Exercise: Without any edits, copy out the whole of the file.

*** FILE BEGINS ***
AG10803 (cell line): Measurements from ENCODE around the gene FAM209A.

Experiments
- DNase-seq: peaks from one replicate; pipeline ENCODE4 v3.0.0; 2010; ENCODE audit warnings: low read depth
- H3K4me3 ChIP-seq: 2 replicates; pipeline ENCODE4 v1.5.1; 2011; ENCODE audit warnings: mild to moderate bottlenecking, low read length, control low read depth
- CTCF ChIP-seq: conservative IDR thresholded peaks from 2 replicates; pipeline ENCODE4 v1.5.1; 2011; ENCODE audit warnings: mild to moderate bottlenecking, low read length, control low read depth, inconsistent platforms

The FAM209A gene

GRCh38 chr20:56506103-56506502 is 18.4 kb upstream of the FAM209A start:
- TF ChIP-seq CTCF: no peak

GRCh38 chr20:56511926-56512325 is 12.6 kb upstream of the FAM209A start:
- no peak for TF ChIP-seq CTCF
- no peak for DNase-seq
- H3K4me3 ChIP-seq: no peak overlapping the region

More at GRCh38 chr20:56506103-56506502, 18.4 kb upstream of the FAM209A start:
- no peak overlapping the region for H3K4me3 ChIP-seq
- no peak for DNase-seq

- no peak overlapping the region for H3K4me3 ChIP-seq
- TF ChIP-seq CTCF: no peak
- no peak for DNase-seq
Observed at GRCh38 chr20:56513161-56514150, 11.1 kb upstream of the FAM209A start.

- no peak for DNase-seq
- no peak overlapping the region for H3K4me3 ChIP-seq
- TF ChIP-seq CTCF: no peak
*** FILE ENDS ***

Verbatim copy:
AG10803 (cell line): Measurements from ENCODE around the gene FAM209A.

Experiments
- DNase-seq: peaks from one replicate; pipeline ENCODE4 v3.0.0; 2010; ENCODE audit warnings: low read depth
- H3K4me3 ChIP-seq: 2 replicates; pipeline ENCODE4 v1.5.1; 2011; ENCODE audit warnings: mild to moderate bottlenecking, low read length, control low read depth
- CTCF ChIP-seq: conservative IDR thresholded peaks from 2 replicates; pipeline ENCODE4 v1.5.1; 2011; ENCODE audit warnings: mild to moderate bottlenecking, low read length, control low read depth, inconsistent platforms

The FAM209A gene

GRCh38 chr20:56506103-56506502 is 18.4 kb upstream of the FAM209A start:
- TF ChIP-seq CTCF: no peak

GRCh38 chr20:56511926-56512325 is 12.6 kb upstream of the FAM209A start:
- no peak for TF ChIP-seq CTCF
- no peak for DNase-seq
- H3K4me3 ChIP-seq: no peak overlapping the region

More at GRCh38 chr20:56506103-56506502, 18.4 kb upstream of the FAM209A start:
- no peak overlapping the region for H3K4me3 ChIP-seq
- no peak for DNase-seq

- no peak overlapping the region for H3K4me3 ChIP-seq
- TF ChIP-seq CTCF: no peak
- no peak for DNase-seq
Observed at GRCh38 chr20:56513161-56514150, 11.1 kb upstream of the FAM209A start.

- no peak for DNase-seq
- no peak overlapping the region for H3K4me3 ChIP-seq
- TF ChIP-seq CTCF: no peak